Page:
Monday, December 26, 2005

Regards to Broadway

Oh, how I wanted to see The Producers on Broadway! Sadly, I never had the chance, but thanks to the magic of movies, my family and I enjoyed the highly entertaining movie version on Christmas Day. Happily, the camera did not cut away during any of the big musical routines, so we were treated to each terrific number from beginning to end. Nathan Lane and Matthew Broderick are hilarious together as they try to put on the worst play in the world, Springtime for Hitler, in order to make lots of money on a flop. If it closes on opening night, the two men will not have to pay back the money invested. As good as Lane and Broderick are here, Will Ferrell almost steals the show as a funny, maniacal Nazi playwright. And Uma Thurman surprised me with her considerable singing and dancing talent in the role of a buxom blonde who offers her services to the producers. If you missed the live theatrical production, be sure to see this crazy and loveable movie treatment. Also, sit through all the end credits to hear a bit of advice from Mel Brooks, the creative genius behind The Producers in all its forms.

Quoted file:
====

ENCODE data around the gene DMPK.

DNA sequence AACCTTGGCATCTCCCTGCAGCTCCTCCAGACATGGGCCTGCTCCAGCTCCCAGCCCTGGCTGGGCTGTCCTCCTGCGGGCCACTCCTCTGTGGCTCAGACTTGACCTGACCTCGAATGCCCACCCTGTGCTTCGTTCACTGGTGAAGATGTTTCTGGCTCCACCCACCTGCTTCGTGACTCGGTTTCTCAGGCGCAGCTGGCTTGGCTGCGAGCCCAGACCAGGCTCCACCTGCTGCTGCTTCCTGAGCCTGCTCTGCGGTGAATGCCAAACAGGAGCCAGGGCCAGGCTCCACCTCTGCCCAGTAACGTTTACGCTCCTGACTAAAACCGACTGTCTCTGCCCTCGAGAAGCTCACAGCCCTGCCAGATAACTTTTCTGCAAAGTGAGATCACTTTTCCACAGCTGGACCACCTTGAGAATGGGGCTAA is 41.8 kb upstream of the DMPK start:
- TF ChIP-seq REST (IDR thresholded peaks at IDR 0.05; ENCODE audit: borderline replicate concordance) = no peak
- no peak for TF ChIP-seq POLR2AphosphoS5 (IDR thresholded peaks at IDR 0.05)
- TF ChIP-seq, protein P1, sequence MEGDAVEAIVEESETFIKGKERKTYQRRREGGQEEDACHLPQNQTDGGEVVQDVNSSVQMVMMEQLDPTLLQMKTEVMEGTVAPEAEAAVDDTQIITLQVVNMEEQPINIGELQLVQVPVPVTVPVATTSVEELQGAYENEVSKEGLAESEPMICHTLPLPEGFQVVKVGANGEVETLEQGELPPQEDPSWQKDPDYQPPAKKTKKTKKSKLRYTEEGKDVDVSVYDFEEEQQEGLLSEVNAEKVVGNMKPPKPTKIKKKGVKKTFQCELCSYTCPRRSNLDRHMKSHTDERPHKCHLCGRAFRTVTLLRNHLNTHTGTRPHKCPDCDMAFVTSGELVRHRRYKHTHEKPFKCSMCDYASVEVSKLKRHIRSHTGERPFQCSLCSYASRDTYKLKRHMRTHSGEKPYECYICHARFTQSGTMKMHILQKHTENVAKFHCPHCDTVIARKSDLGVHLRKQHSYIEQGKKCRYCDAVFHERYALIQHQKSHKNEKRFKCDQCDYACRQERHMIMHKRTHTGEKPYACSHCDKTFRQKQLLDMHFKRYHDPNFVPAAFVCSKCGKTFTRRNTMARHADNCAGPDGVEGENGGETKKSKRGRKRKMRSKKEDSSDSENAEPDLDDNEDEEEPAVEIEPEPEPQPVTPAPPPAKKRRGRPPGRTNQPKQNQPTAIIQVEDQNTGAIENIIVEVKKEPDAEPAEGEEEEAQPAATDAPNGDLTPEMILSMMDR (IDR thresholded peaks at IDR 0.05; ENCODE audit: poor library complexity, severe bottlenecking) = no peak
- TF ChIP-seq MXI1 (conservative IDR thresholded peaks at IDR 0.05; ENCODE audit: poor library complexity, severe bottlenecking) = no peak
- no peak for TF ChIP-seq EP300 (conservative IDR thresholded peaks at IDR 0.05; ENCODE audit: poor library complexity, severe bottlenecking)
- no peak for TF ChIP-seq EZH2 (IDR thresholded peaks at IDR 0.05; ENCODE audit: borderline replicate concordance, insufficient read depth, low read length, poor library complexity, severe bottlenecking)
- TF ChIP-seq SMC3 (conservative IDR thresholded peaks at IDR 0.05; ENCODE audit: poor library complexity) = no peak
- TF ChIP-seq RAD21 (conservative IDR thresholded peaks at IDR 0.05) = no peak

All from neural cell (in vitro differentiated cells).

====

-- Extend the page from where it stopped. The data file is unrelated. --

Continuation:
Sunday, December 18, 2005

An Awesome Remake

From its opening scenes of New York City in the throes of a Great Depression to its famous final line acknowledging that beauty killed the beast, the 2005 film version of King Kong offers magnificent escapist entertainment. Acting, cinematography, special effects, production design, and background music all contribute to the high quality of this remake. Directed with loving care by Peter Jackson, King Kong is one of the best films of the year. However, this awesome movie MUST be viewed on the big screen to fully appreciate its impact. Do not wait for the DVD! Give yourself a holiday treat and buy a ticket to see King Kong at your nearest multiplex.